In rare show of bipartisanship, the Senate overwhelmingly approved the FDA measure. On the other side of the Capitol, top Republicans delved into whether AARP represented its members' interests when the lobby group for seniors supported the health law.
The Washington Post: Measure To Increase FDA Funds Through New Company Fees Goes To Obama
A measure that would generate $6 billion in fees over five years for the Food and Drug Administration is headed to President Obama for his signature after passing the Senate on Tuesday, a rare moment of bipartisan cooperation in a divided Congress (ElBoghdady, 6/26).
Politico: FDA User Fee Bill Passes Senate, 92-4
The Senate voted Tuesday to send the Food and Drug Administration Safety and Innovation Act to President Barack Obama, in what's almost certain to be the last major health care legislation before the fall elections. The vote was 92-4 (Norman, 6/27).
The Associated Press: Congress Passes Bill Increasing Drug Inspections
A Food and Drug Administration bill designed to increase inspections of foreign drug factories, while also speeding approvals of new drugs at home, is headed to the president's desk after an overwhelming approval in the U.S. Senate. The Senate approved the must-pass piece of the legislation by a vote of 92-4, and President Barack Obama is expected to sign it into law within days (Perrone, 6/26).
Medscape: Senate Bill Uses ACA Savings To Block Medicare Pay Cut
Senator Rand Paul, a Kentucky Republican, introduced legislation today to eliminate the 27% cut in payments for physicians who treat Medicare patients that is scheduled to take effect January 1, 2013. (The bill) would give doctors an annual cost-of-living pay raise of up to 3%. ... The Paul bill's estimated $440 billion cost over 10 years to eliminate the pay cut and increase Medicare reimbursement would be paid with approximately $1.7 trillion in savings over 10 years from repealing the Medicaid expansion and subsidy payments required by the Affordable Care Act, according to his spokeswoman (Jaffe, 6/26).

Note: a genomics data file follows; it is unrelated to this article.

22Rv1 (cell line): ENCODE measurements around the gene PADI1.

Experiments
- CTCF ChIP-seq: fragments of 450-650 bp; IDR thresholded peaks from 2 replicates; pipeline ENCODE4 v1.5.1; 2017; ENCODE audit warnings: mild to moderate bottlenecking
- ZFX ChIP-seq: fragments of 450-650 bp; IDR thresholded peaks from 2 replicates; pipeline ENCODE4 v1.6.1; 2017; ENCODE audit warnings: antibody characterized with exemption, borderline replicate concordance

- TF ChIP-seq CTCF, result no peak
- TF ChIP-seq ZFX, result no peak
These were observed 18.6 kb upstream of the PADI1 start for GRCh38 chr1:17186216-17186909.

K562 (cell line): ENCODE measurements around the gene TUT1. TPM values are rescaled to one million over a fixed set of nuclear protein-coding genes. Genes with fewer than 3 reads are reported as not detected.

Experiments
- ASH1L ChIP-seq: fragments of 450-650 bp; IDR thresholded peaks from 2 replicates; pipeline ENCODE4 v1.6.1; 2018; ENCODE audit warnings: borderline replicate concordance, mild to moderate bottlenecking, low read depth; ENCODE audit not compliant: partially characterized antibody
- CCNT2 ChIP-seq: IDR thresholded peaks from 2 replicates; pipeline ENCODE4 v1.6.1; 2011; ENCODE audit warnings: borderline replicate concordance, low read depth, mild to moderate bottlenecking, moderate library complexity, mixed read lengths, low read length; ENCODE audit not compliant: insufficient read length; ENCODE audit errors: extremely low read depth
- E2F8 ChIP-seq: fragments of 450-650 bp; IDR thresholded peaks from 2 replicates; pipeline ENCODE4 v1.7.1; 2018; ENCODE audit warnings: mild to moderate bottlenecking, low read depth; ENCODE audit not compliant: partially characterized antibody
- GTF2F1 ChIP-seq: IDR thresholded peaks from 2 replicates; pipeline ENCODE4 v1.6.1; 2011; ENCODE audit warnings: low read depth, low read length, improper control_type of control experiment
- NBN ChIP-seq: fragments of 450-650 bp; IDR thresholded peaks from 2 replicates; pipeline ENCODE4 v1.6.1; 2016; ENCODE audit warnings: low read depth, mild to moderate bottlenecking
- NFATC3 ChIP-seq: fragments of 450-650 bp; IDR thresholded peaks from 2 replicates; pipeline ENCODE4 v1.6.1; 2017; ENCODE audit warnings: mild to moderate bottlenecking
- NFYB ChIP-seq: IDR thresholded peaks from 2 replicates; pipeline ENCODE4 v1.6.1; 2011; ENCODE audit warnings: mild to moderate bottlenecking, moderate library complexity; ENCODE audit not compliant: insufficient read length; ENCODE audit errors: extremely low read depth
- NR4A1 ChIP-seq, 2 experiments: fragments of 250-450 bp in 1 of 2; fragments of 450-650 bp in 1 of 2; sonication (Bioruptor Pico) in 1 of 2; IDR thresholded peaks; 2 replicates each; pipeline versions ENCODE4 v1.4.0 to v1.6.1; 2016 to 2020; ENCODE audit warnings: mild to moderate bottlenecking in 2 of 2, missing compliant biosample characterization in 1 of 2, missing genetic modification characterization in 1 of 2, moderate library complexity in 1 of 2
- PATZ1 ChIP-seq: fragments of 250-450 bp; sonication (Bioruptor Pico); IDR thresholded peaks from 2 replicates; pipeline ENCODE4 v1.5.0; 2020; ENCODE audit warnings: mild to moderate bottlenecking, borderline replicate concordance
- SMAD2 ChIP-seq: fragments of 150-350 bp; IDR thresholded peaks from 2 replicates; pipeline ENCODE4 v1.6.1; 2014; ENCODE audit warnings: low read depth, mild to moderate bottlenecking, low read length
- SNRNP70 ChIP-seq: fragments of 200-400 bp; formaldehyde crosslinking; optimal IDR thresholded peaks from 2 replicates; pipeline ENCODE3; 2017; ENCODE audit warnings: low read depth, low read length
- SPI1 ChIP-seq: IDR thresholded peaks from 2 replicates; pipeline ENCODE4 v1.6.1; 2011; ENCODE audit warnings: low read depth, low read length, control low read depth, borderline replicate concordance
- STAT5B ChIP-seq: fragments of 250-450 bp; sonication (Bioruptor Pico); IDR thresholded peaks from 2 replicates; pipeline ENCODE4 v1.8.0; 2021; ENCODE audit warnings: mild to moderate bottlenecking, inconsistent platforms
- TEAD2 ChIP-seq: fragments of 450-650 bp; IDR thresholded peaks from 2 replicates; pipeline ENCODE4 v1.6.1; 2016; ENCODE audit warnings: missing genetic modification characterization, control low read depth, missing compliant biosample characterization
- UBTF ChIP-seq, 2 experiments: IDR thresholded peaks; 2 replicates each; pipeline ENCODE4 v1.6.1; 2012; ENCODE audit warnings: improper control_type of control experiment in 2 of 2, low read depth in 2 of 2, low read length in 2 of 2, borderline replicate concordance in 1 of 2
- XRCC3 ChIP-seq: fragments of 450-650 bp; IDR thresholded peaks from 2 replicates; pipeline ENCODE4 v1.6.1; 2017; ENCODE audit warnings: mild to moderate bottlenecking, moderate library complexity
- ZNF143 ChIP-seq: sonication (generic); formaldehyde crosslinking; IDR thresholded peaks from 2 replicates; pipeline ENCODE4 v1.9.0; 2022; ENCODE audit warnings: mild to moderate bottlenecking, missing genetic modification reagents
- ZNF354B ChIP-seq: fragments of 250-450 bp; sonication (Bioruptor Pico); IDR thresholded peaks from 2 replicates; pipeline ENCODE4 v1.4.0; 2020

Meanwhile, Republicans in the House are focusing on AARP's role during the health care debate.
The Seattle Times: Dave Reichert Accuses AARP Of Misleading Congress On Health-Care Law
Did AARP executives mislead Congress when it said it supported the 2010 health-care law solely out of its members' best interest? Dave Reichert suspects so, and he's demanding answers. With the Supreme Court ruling on the Affordable Care Act just days away, Reichert has accused the nation's leading advocacy group for older Americans of working with the Obama administration to pass the law despite opposition from a majority of its members (Song, 6/26).
CQ HealthBeat: Ways And Means Republicans Join In Pressing AARP On Health Care Law Support
Republican members of the Ways and Means Committee are joining their colleagues on Energy and Commerce in asking for answers from AARP about the seniors' group's actions during the debate over the health care law. In a letter sent Monday to AARP Chief Executive Barry Rand, Wally Herger of California and Dave Reichert of Washington said that in the past, Republicans have "engaged in an energetic and detailed discussion" with AARP about the group's support of proposals in the overhaul that would cut Medicare spending on providers. "When pressed about AARP's incongruous position, AARP argued that it was solely representing the interests of its members," said Herger, chairman of the Health Subcommittee, and Reichert (Norman, 6/26).
And Senate Majority Leader Harry Reid objects to an effort by Sen. Paul to introduce an anti-abortion bill.
The Hill: Reid Vows To Block Vote On Paul's 'Life At Conception' Amendment To Flood Bill
An exasperated Senate Majority Leader Harry Reid (D-Nev.) said that he would not allow a vote on an amendment clarifying that life begins at conception, which Sen. Rand Paul (R-Ky.) offered to a flood insurance bill. Paul has been known to offer unrelated amendments to Senate bills throughout the 112th Congress, often frustrating Reid. On Tuesday morning, Reid indicated he has had enough, and said Republicans need to control Paul or run the risk that the flood bill might not go through as planned (Kasperowicz, 6/26).